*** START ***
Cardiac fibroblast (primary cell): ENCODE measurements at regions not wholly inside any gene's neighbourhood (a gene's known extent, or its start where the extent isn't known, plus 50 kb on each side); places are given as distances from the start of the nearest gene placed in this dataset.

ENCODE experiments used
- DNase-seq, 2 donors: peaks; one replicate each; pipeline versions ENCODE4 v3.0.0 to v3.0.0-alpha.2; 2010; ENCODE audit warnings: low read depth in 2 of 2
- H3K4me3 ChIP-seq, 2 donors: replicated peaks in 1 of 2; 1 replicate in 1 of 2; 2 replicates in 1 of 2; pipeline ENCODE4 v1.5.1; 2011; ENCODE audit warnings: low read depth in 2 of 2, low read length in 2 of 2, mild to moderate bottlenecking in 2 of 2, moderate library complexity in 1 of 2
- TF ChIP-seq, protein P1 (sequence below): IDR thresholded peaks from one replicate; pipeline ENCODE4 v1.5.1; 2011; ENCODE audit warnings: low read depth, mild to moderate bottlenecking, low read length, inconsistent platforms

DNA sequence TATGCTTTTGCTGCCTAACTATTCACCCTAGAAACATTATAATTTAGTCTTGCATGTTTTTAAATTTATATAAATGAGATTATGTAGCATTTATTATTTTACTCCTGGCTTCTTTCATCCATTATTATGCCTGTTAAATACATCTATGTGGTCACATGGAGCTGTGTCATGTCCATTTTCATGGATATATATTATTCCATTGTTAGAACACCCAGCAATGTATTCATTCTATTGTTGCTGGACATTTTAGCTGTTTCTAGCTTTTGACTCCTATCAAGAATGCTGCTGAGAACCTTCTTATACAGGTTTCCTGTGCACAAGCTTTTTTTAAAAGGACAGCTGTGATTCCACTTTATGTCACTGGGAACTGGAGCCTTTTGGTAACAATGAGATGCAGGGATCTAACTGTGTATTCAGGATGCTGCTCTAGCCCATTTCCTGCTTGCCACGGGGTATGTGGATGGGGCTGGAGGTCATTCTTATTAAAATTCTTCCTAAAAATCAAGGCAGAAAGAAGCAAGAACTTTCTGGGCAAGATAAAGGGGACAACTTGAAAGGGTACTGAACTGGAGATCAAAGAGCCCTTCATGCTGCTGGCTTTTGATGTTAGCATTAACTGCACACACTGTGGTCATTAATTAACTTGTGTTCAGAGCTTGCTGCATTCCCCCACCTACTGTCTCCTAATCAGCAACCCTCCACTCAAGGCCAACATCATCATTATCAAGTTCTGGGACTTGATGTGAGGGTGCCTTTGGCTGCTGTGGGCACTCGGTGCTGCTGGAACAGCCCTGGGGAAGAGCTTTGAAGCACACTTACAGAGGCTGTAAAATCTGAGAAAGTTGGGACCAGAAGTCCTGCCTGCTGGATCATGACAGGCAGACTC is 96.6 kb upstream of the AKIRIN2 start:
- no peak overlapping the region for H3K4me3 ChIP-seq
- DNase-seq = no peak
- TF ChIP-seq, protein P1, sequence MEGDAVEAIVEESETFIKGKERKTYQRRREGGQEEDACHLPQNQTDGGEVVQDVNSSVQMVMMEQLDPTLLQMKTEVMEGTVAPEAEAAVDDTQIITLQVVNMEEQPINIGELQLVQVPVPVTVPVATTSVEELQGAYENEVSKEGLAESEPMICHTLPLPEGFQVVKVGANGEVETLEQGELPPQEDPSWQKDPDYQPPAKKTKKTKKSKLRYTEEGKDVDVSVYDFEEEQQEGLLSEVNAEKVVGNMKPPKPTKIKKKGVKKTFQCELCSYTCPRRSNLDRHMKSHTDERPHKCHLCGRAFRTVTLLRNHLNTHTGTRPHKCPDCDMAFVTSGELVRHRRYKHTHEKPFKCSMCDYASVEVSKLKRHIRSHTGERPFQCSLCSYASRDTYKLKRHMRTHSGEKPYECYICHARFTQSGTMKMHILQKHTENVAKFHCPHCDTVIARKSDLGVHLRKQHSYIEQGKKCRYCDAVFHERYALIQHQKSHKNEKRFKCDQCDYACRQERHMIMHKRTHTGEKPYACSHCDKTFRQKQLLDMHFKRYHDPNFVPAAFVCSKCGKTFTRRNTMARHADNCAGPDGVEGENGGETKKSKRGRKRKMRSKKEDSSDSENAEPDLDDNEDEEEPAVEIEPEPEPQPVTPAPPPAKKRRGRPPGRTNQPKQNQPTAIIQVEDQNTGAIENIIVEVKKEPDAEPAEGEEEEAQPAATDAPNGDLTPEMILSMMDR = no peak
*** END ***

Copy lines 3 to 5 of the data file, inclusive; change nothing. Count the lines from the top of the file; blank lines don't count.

- DNase-seq, 2 donors: peaks; one replicate each; pipeline versions ENCODE4 v3.0.0 to v3.0.0-alpha.2; 2010; ENCODE audit warnings: low read depth in 2 of 2
- H3K4me3 ChIP-seq, 2 donors: replicated peaks in 1 of 2; 1 replicate in 1 of 2; 2 replicates in 1 of 2; pipeline ENCODE4 v1.5.1; 2011; ENCODE audit warnings: low read depth in 2 of 2, low read length in 2 of 2, mild to moderate bottlenecking in 2 of 2, moderate library complexity in 1 of 2
- TF ChIP-seq, protein P1 (sequence below): IDR thresholded peaks from one replicate; pipeline ENCODE4 v1.5.1; 2011; ENCODE audit warnings: low read depth, mild to moderate bottlenecking, low read length, inconsistent platforms